Veterans Affairs Secretary Robert Wilkie places a wreath at the Tomb of the Unknowns at Arlington National Cemetery on Sunday. (Al Drago/Getty Images)
Columnist

Headlines about the Department of Veterans Affairs (VA) in recent months have not been kind:

But stories like these (and these are all mine) don’t give the whole picture.

This week of Veterans Day, more than four years after a patient wait-list scandal shamed the department and almost two years into President Trump’s reign, is a good time to take stock of VA.

The department continues to generate controversy. The number of fiscal 2017 VA employee complaints to the Office of Special Counsel over “prohibited personnel practices,” including whistleblower retaliation, far exceeded those of any other agency, including the much larger Defense Department. VA was third on the list of cases per 1,000 employees.

Yet veterans continue to praise VA health care, just as they did when the agency’s reputation swirled in the mud.

Listen to leaders of veterans’ organizations and the department’s inspector general:

Joe Plenzler, Wounded Warrior Project spokesman: “If confidence in VA is measured by our warriors registering with VA, 75 percent receive health insurance through VA, compared to 59 percent in 2014, and 68 percent use VA as their primary health-care provider, and 90 percent of our wounded warriors receive VA disability benefits … but more can be done to get veterans to the care they deserve faster.”

Garry Augustine, executive director of Disabled American Veterans Washington: “There are certainly areas that need improvement, such as timely access to veterans benefits and services. However, our membership feels that VA is doing a good job overall.”

Ryan Gallucci, director of National Veterans Service at Veterans of Foreign Wars: What we’ve seen over the past months, probably since the summer, is that the situation is improving. There are still significant challenges that need to be addressed … but we think VA is moving in the right direction.”

Roscoe Butler, deputy director of Veterans Affairs and Rehabilitation at the American Legion: “Veterans say when they get into the system, the care they get is as good or better [than the private sector]. The challenge is access. It often takes a much longer time for new patients to get appointments than existing patients because of staffing.”

Michael J. Missal, inspector general: “VA currently faces a number of significant and complex challenges, including implementing the new electronic health records management system, determining the future of community care, modernizing its supply chain management and financial reporting systems, reducing staffing shortages, and generally improving the quality and timeliness of health-care services and benefits programs. VA leadership is working to address these critical issues.” VA’s problems often have common sources, notably, he added, “failures in program leadership and governance, system deficiencies and inadequate staffing. These are often exacerbated by frequent turnover in key positions.”

Frequent turnover in key positions includes the top one. Since Trump took office less than two years ago, the department has had five leaders. That includes Robert Wilkie, who served twice, this spring in an acting capacity and since July as the full-time head. That office is filled, but many others remain empty. The department had over 45,000 vacancies in June, more than the population of Annapolis.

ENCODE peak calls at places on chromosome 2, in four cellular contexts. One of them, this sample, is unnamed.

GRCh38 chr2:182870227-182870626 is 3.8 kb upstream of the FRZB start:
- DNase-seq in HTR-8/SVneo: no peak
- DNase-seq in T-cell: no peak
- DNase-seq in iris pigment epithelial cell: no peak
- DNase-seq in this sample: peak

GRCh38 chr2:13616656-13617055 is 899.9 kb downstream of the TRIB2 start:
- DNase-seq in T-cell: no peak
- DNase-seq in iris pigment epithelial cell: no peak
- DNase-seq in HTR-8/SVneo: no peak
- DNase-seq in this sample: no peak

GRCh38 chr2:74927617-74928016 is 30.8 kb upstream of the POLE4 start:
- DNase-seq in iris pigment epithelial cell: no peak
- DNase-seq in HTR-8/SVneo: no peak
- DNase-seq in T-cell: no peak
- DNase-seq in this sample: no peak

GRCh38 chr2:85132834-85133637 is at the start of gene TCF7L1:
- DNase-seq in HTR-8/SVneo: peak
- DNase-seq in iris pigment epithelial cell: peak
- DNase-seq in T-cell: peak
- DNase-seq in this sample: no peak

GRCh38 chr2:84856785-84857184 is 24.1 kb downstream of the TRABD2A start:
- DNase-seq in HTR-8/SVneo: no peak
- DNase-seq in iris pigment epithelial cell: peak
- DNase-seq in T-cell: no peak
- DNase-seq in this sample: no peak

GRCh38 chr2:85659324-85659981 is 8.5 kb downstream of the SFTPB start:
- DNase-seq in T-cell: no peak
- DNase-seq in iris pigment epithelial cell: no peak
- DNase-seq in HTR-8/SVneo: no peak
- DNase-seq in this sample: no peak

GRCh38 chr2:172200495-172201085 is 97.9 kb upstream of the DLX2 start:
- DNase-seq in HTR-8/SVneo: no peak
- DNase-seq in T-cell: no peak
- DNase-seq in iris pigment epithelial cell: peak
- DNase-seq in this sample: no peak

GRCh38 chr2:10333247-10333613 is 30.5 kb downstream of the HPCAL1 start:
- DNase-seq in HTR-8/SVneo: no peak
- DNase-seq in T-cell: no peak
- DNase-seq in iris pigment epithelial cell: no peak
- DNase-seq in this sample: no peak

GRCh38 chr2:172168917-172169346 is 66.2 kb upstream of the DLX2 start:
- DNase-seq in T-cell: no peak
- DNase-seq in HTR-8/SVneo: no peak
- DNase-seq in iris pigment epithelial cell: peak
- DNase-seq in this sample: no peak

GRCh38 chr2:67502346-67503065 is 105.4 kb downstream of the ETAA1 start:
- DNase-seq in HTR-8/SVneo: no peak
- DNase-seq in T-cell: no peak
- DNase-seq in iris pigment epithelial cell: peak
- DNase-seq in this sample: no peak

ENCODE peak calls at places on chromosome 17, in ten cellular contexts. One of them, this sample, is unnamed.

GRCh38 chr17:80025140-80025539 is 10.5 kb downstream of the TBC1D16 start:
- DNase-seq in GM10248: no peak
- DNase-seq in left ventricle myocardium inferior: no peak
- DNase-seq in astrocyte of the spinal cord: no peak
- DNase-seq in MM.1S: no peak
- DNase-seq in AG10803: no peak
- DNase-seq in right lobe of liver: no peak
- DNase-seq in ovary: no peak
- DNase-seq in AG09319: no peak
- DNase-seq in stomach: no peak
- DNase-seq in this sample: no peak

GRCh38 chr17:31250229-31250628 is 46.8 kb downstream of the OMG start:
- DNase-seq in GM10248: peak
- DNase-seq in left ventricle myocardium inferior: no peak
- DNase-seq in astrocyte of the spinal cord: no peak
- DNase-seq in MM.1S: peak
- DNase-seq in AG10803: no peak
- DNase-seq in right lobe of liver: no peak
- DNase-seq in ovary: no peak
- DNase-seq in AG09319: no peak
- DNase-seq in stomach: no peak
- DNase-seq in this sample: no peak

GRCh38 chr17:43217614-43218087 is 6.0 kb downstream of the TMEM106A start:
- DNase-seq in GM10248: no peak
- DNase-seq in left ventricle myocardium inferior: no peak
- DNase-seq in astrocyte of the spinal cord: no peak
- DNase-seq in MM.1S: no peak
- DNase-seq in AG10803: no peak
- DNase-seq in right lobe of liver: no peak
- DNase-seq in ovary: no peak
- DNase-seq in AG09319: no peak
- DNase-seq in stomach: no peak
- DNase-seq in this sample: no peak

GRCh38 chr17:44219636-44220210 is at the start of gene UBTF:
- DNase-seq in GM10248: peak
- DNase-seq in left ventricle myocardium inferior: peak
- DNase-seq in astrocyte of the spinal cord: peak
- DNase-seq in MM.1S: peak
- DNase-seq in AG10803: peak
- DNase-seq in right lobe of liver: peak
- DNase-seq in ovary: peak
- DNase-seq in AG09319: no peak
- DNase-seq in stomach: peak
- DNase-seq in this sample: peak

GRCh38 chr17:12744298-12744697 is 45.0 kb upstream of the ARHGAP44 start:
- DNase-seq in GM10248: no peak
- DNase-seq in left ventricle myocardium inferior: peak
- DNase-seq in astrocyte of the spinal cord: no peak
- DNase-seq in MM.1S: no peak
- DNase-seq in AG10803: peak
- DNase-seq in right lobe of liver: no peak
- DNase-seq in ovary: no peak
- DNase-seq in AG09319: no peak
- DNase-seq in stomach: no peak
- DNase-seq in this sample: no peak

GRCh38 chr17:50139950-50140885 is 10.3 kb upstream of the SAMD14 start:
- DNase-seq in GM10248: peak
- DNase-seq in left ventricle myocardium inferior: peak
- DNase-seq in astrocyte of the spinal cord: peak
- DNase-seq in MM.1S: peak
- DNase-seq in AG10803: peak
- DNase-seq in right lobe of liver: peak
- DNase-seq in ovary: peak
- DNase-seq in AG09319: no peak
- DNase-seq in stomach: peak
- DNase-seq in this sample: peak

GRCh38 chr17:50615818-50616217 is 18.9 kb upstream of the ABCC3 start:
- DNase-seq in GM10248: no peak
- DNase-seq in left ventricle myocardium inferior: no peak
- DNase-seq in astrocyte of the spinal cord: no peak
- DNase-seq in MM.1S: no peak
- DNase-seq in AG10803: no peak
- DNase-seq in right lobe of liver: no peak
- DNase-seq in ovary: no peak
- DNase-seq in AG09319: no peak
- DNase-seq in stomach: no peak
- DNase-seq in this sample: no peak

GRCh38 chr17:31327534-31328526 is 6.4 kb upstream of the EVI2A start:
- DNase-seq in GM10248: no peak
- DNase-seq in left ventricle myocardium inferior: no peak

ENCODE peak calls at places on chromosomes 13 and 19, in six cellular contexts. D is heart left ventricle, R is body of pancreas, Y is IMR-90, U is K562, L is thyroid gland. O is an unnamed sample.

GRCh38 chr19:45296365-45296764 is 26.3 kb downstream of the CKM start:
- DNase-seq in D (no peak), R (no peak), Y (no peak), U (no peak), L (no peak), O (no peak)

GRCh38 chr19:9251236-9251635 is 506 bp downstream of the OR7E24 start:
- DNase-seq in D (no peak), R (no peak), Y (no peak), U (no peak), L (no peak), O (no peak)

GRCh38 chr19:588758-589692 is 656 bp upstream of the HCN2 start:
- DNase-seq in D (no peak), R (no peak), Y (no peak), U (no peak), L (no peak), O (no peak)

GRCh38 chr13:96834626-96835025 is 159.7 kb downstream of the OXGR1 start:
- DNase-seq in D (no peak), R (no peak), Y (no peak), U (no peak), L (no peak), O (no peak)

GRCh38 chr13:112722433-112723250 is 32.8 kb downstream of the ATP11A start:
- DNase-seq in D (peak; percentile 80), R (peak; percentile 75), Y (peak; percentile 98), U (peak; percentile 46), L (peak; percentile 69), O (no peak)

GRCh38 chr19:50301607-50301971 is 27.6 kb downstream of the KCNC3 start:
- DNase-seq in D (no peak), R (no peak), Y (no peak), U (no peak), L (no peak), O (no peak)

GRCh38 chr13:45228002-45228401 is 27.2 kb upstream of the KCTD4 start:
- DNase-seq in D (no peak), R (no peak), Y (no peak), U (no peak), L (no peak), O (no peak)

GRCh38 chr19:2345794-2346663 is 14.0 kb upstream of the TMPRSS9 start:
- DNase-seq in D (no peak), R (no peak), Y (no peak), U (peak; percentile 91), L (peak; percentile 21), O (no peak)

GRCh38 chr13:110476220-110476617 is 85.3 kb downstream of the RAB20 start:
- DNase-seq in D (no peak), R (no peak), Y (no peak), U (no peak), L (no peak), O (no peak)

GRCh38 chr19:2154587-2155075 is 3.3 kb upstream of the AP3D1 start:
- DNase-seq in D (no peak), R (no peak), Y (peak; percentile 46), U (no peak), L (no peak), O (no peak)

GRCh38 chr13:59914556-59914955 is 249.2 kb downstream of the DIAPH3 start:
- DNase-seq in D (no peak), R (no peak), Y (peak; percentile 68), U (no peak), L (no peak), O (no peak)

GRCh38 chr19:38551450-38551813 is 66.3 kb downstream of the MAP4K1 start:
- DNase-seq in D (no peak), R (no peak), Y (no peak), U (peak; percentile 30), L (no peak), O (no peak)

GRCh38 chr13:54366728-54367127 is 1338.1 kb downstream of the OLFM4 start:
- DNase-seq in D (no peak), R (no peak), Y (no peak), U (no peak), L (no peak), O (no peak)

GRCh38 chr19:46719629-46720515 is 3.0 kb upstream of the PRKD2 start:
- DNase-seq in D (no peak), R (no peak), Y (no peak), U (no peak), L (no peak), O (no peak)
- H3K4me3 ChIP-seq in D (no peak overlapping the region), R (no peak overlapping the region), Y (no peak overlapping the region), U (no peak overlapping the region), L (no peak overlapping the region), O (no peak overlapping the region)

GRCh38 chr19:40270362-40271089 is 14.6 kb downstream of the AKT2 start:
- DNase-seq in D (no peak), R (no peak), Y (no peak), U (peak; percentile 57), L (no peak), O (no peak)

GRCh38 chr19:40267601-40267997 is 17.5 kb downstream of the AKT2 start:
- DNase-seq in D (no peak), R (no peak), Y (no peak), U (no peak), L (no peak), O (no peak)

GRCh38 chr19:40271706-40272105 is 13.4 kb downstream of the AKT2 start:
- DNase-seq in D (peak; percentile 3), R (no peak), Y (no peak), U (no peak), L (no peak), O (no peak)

It’s clear from the qualified endorsements that VA health care is good, but access often isn’t.

Beyond the anecdotal comments, that conclusion is backed by studies and data.

“Consistent with previous studies, our analysis found that VA health care system generally provides care that is higher in quality than what is offered elsewhere in communities across the nation,” said Rebecca Anhang Price, senior policy researcher at the Rand Corp., a nonprofit research organization.

Rand cautioned, however, that “there is high variation in quality across individual VA facilities.”

Variation also applies to wait times. The department’s website provides a tool that allows patients to learn average wait times at individual VA facilities. On Tuesday, I found wait times for new primary-care patients ranging from six days to 44 days at 12 locations within 50 miles of Washington. Less than a week isn’t bad. Six weeks is too long. BTW, the Montgomery County VA clinic in Gaithersburg had the shortest wait. The Eastern Baltimore County VA clinic in Rosedale, Md., had the longest.

Missal’s office has examined wait times at individual VA medical facilities and found that many patients are waiting longer. His report on an outpatient clinic in Monterey, Calif., for example, indicates that the percentage of new patients waiting more than 30 days for primary-care appointments jumped from 1.63 percent in the third quarter of fiscal 2016 to 17.34 percent in the second quarter of fiscal 2017, in part because of a physician shortage.

Wilkie insisted, however, that it is getting better.

“VA is providing more health-care appointments than ever before, authorizing 32.7 million appointments in FY 2017, nearly 2 million more than in the previous year,” he told the Senate in September. “All VA health-care facilities now provide same-day urgent primary and mental health-care services for veterans who need them. In June 2018, VA completed 95.18 percent of appointments within 30 days of the clinically indicated or veteran’s preferred date; 83.46 percent within 7 days; and 20.29 percent the same day.”

Whatever the numbers, no one said VA’s falsification of wait-list data remains the problem it was in 2014.

"We don’t see any of that,” said Chanin Nuntavong, the American Legion’s director of Veterans Affairs and Rehabilitation.